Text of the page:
Triumph of A Heart

I honestly don’t know how I can frame my adoration for Takeuchi Naoko’s mind-spawn turned franchise, for all its incredible depth, for its lush manga artwork, for its ability to make the leap from paper to computer animation, for its life lessons and positive messages, for its unforgettable cast, and especially for the mere existence of Usagi as a character.

I don’t know how I can explain it to anyone. I just can’t, because my eyes brighten to a strong wood brown and I just can’t stop smiling. I feel high.
I can’t imagine growing up without Usagi. She ate nachos with me and fed my inner glutton. She was there and cried with me when my boyfriends dumped me. I jumped into her home with Mama Ikuko and Shingo and co when my own family was too turbulent. She, along with the inner senshi, consoled me when friends left without any word. She was there in the most difficult moments of my life. She’s hasn’t always been with me, obviously, but she’s been everywhere with me for half a decade, even though we met ten years ago on my television screen.
She breathes through me even if she isn’t physically alive. Or, rather, it’s not that she’s not alive; she just doesn’t exist in this plane, but she exists. She lives in me.
Sailor Moon helps me live. Sailor Moon helps me realize what an amazing gift it is to be alive. Sailor Moon tells me that my life and everything that I care for is worth it. And Sailor Moon tells me to be happy with myself, to be at peace and kind and loving to myself.
I don’t need a rod or a compact or a Ginzuishou to tell me that hope is alive. I know it is. Our hope is our strength, our power. Ours, ours, ours. When there’s hope, we survive and replenish one another.
“Sometimes we have love and sometimes we lose love. Sometimes love can hurt terribly like a deep wound. In our world we have lots of ups and downs, pleasures and pains. But that’s life and we learn to accept the bad with the good. Without the bad times we wouldn’t appreciate the good times. Life is precious and I cherish every single moment.”

Domesticity: Björk’s “Debut”

Björk has said on occasion that her album Vespertine is about being domestic, and going inwards towards oneself. Vespertine, which was originally titled Domestika, was “all about trying to create a paradise in your own home, a very introverted euphoria, a quiet ecstatic state, in that you’re self-sufficient with your heaven. You don’t need stimuli from the outside world. All you need is imagination and human spirit, and faith to want to get there.” Although, when I think of Vespertine, sex comes to mine, not particularly domesticity. When I need feelings of homeliness and familiarity, Debut comes to mind.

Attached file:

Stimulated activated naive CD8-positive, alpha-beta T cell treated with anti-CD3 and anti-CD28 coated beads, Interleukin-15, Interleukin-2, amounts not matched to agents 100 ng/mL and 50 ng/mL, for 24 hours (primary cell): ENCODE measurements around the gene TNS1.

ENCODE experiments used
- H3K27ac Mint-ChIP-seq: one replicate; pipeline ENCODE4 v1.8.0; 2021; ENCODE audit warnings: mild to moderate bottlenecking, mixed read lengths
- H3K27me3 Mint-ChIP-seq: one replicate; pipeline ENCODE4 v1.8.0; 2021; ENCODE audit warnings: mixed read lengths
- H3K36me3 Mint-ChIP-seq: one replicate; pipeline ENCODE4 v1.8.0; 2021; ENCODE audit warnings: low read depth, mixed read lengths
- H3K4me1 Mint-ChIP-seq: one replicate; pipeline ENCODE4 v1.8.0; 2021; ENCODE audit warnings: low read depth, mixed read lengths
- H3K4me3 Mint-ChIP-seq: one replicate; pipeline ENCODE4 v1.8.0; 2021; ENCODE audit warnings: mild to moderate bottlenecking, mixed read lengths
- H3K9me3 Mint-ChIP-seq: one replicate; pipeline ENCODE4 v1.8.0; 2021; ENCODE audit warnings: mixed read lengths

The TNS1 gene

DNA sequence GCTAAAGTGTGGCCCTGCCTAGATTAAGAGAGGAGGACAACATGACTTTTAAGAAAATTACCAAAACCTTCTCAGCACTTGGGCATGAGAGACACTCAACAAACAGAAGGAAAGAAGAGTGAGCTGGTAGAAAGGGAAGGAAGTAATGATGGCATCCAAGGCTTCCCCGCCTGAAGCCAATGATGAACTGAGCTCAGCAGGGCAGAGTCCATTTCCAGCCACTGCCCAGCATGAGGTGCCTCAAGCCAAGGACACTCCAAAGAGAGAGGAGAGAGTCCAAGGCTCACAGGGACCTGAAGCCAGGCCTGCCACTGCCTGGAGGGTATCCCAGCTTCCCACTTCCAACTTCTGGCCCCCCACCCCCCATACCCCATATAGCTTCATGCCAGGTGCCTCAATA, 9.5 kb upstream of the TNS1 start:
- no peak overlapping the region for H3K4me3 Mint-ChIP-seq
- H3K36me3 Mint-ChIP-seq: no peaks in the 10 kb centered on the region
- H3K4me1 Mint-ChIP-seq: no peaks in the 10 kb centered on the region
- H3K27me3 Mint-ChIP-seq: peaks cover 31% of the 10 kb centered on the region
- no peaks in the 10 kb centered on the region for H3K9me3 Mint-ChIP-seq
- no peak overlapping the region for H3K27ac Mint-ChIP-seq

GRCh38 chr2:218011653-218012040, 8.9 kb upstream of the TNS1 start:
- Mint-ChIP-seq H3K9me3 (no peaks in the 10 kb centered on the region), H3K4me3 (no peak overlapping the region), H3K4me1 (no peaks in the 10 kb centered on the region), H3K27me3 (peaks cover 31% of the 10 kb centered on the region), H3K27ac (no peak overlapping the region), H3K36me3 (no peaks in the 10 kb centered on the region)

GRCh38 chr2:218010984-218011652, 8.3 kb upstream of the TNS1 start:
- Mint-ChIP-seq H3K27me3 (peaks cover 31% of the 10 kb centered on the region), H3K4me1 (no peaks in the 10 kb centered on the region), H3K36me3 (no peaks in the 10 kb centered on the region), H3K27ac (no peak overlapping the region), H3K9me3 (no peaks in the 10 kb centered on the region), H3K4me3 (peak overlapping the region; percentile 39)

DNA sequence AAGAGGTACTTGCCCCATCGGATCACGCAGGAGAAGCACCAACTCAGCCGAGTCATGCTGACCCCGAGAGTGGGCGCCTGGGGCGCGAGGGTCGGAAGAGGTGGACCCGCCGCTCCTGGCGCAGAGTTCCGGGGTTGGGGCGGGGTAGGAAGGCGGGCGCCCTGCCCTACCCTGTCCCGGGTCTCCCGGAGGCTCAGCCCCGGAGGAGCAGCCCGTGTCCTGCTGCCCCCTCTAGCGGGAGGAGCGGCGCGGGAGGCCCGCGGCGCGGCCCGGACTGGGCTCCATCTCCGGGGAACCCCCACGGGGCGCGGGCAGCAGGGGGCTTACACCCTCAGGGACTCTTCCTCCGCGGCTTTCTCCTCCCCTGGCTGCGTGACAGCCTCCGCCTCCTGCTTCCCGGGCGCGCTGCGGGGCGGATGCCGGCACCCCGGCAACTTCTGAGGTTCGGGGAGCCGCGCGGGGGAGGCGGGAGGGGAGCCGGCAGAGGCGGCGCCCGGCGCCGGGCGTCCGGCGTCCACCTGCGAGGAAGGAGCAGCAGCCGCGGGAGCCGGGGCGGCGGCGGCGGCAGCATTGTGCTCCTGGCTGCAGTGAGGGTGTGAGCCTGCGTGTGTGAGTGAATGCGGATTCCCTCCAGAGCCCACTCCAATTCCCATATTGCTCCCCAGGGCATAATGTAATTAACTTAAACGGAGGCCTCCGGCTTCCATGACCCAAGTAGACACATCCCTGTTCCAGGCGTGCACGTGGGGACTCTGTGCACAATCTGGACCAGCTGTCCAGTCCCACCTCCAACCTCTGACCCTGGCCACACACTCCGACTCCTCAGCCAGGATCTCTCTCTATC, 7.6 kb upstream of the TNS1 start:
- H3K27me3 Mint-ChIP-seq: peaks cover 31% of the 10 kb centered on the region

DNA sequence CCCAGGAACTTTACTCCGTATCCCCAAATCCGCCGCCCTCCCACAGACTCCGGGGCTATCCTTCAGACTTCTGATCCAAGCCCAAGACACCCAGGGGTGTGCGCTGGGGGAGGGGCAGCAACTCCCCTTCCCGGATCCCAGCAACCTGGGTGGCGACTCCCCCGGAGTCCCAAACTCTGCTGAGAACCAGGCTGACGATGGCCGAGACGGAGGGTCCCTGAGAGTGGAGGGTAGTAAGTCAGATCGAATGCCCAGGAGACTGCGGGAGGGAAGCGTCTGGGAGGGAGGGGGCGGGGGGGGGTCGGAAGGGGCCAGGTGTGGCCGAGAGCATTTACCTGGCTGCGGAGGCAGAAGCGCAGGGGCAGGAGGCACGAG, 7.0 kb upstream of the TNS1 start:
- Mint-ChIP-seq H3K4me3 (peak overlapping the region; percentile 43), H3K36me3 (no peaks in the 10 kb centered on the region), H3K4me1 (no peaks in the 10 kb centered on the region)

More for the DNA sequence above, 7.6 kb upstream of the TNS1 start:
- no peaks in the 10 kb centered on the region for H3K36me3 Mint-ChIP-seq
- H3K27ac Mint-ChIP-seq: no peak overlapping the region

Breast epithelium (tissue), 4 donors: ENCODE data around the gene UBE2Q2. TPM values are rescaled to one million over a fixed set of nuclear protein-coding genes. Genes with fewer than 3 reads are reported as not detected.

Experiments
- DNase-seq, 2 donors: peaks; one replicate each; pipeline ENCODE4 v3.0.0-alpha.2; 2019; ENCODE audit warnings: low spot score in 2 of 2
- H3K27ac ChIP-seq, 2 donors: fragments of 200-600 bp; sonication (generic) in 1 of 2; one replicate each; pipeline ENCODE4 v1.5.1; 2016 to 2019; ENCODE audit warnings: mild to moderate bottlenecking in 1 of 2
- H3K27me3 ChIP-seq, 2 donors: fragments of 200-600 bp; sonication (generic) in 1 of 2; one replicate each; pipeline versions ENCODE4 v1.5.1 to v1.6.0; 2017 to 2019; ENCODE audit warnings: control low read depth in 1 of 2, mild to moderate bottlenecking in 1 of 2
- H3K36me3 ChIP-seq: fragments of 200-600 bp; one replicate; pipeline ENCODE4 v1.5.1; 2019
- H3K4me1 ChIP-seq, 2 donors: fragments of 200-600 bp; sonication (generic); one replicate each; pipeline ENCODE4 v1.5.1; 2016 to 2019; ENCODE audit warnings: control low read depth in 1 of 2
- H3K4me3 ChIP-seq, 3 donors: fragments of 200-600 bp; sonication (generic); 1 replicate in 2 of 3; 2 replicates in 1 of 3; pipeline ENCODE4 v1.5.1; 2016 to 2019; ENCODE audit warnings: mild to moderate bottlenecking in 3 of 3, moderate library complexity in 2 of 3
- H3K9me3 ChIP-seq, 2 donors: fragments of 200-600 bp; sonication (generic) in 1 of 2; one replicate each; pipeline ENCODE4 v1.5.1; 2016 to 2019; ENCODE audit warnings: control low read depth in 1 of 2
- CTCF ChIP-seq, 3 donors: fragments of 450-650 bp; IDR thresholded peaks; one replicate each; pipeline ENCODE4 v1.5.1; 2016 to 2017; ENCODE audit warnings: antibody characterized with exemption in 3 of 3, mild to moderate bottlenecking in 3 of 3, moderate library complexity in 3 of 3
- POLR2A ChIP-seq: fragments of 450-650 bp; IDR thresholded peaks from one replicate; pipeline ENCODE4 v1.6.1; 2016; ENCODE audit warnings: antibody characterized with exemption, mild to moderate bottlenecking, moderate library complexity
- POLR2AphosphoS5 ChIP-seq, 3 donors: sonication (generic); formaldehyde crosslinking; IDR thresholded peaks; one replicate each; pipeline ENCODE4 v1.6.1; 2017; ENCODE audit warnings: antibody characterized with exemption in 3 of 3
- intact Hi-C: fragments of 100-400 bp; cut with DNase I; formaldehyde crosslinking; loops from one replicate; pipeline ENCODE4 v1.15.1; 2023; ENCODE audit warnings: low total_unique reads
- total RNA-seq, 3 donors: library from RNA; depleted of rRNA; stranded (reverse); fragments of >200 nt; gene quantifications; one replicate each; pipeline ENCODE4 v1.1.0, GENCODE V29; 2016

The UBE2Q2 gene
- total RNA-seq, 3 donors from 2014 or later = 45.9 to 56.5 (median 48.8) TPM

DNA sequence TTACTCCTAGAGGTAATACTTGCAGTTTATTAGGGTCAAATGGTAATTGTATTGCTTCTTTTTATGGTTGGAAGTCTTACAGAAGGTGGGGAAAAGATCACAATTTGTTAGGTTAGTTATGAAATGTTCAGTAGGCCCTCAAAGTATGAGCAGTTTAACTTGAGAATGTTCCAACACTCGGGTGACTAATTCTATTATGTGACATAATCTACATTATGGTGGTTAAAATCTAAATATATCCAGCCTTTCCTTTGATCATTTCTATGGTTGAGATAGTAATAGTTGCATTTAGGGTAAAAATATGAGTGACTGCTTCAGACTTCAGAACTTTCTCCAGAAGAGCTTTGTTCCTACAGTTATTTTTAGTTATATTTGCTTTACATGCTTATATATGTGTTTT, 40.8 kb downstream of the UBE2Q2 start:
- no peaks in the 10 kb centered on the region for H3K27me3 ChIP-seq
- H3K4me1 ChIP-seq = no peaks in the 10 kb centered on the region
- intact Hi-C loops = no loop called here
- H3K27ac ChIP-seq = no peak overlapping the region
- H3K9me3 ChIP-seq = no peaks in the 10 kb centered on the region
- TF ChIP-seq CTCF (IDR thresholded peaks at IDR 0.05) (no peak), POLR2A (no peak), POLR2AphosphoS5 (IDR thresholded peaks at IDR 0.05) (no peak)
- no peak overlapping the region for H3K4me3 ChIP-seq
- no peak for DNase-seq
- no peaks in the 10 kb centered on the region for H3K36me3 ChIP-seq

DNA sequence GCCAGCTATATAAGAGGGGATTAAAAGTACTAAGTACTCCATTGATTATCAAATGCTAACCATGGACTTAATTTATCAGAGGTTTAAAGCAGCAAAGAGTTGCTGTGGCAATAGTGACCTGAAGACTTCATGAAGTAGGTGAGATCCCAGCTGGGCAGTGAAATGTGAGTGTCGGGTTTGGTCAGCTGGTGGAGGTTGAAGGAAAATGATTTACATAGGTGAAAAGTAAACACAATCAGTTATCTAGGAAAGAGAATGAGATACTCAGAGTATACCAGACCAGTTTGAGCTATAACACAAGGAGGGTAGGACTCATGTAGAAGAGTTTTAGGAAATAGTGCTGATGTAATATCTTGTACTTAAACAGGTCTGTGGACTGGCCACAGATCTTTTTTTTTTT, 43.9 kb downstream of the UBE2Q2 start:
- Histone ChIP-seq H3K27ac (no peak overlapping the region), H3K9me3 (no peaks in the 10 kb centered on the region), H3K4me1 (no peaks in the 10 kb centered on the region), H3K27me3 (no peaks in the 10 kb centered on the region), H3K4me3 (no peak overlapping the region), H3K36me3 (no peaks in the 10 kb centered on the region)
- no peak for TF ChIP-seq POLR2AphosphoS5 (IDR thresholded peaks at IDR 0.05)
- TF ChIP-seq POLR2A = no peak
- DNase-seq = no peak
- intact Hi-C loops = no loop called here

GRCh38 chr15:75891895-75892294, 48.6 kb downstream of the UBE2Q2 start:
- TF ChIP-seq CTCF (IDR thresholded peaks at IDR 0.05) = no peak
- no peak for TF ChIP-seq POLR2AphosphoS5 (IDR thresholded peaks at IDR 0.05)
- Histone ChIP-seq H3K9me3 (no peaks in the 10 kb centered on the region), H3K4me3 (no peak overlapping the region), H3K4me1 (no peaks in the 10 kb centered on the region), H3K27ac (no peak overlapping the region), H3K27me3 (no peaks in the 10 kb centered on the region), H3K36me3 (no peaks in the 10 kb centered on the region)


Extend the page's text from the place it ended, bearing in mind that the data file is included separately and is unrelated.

Debut reminds me of being one’s own friend, leaving the rural life for an urban existence. It reminds me of drinking straight from the bottle of life, being solely in the present. Notwithstanding the sepia feel of the album cover, I always imagine the colors of the songs to be of a strong, prismic variety (like the base colors for Adobe Suite icons). Debut reminds us to be silly and grounded in ourselves, pleasantly selfish!

When I did “Debut” I thought, ‘OK, I’ve pleased enough people, I’m gonna get really selfish.’ And I never sold as many records as with “Debut”. So, I don’t know, it seems the more selfish I am, the more generous I am. I m not going to pretend I know the formula. I can only please myself.

It’s very hard to say just what it’s about. I’d like it to be a statement of individuality. But I’ve still got a long way to go, so I’m a bit confused, because I just know I can do so much better than this record… 

If you went out somewhere and had a really good time, you don’t wake up the next morning and try to figure out why you did. It’s not because of anything. It’s just the atmosphere, the people, the chemistry of friends, your mood, what happened before, what will happen after. And you can’t explain it, and I don’t understand why you should. And it’s the same with songs.